While providing infrastructure and services in densely populated urban centres is generally cheaper than in isolated rural settlements, it must be recognised that rapid population growth is a huge challenge for many cities in the Global South facing severe housing, infrastructure and service deficiencies, as well as various forms of congestion. However, restricting migration is not the answer, since the problem is not so much rapid urban population growth but rather the lack of proactive planning (and political will) to accommodate it.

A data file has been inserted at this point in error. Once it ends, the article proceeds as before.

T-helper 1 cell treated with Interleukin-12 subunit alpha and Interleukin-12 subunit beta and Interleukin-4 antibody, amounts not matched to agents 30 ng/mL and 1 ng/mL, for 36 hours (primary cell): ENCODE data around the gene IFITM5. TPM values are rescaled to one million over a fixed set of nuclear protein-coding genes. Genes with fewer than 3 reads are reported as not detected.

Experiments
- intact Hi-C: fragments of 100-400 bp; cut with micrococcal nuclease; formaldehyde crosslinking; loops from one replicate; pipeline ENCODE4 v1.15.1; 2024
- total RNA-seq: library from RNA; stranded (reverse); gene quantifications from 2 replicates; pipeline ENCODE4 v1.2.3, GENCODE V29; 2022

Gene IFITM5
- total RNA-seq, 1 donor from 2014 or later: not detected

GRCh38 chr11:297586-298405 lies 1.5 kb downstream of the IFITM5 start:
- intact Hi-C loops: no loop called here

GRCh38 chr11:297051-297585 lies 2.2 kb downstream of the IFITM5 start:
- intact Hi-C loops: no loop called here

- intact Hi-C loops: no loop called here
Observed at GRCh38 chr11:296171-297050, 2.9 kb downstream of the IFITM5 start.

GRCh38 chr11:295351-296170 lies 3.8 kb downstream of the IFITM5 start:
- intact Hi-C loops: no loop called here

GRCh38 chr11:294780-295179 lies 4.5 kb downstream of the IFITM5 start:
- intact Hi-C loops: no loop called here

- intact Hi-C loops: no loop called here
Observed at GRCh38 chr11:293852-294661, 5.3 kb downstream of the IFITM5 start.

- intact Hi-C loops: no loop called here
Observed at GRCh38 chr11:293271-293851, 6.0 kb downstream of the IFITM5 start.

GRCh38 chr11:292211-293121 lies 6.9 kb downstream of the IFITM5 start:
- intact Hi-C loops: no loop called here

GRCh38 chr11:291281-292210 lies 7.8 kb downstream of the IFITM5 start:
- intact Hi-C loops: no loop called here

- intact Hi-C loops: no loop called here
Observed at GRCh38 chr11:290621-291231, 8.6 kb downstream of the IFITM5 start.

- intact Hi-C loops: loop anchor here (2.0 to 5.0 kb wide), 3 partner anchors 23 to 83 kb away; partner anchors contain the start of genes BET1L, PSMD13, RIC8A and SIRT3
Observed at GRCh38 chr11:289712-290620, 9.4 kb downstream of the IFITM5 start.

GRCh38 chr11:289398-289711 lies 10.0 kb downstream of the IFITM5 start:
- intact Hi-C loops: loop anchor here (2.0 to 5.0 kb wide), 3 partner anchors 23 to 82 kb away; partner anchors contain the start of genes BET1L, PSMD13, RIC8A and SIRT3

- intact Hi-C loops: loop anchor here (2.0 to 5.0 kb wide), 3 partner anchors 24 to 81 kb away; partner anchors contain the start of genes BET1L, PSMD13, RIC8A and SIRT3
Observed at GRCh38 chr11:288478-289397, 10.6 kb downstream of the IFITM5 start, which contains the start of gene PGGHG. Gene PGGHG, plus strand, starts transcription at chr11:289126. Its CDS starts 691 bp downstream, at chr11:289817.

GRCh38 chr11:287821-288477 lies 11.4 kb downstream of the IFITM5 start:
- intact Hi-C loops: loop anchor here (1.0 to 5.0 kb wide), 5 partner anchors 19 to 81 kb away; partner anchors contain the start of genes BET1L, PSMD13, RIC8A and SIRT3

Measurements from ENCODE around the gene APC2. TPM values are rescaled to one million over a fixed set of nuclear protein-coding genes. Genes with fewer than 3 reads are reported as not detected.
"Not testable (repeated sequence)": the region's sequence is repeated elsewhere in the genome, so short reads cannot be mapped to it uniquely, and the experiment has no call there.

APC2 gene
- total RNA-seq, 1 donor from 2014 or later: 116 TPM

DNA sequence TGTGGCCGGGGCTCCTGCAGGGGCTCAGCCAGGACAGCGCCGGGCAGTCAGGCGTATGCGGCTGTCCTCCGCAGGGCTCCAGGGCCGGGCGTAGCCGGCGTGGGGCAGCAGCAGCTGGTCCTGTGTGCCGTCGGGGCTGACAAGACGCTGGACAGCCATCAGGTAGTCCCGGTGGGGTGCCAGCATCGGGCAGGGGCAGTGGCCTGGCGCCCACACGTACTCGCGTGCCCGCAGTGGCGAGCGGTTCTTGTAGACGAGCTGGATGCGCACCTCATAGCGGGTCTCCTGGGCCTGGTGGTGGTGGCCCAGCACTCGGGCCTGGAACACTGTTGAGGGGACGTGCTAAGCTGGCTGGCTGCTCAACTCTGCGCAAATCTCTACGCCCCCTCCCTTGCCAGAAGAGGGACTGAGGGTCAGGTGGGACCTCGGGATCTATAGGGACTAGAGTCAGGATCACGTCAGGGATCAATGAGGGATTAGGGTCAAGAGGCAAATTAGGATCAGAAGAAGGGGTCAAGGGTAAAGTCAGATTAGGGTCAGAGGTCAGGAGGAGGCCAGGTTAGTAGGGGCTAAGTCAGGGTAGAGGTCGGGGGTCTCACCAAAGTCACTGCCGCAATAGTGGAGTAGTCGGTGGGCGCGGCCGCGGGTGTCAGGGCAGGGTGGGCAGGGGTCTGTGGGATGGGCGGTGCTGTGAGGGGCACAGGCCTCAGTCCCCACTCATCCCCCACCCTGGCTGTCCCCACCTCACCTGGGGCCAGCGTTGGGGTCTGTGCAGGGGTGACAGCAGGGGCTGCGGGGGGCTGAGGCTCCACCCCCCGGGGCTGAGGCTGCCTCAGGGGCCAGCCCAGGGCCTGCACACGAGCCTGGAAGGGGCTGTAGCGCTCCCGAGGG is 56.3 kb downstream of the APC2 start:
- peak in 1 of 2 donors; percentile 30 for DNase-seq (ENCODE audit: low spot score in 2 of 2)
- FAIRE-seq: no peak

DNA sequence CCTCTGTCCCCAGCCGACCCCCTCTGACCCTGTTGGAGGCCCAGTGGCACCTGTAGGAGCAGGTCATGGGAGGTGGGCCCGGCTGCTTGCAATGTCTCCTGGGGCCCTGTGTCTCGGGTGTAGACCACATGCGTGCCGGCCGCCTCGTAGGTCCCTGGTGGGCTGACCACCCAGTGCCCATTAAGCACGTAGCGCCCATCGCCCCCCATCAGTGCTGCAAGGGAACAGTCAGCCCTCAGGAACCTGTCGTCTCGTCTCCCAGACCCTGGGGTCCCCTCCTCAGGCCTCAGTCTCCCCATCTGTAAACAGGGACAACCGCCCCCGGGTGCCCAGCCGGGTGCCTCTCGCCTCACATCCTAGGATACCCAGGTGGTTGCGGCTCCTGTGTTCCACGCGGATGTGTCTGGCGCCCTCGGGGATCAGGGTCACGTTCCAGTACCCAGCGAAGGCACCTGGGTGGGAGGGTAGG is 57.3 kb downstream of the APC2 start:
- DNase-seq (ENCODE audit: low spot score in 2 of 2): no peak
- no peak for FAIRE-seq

Migrants are often blamed for increasing urban poverty, but not all migrants are poor. Migrants moving to urban areas looking for formal employment and education are often the wealthier rural residents, although there is also a growing number of poor rural residents who are forced to move, often on a seasonal basis, because of the increasing difficulties to make a living out of farming and to repay debts. In many cities, migrants are a disproportionate share of the urban poor with whom they share income and non-income disadvantages, including difficulties in finding adequate housing and in accessing services, and high levels of food insecurity. But there is also a severe lack of data on migrants in urban areas. The conventional sources used to measure and monitor many aspects of poverty, such as the Demographic and Health Surveys and national household surveys, do not usually include migrant status. Censuses report on migration, but in most cases the information is not disaggregated at the city level. And at best, censuses are conducted every ten years, and so miss the often large number of temporary migrants, in many cases the poorest ones.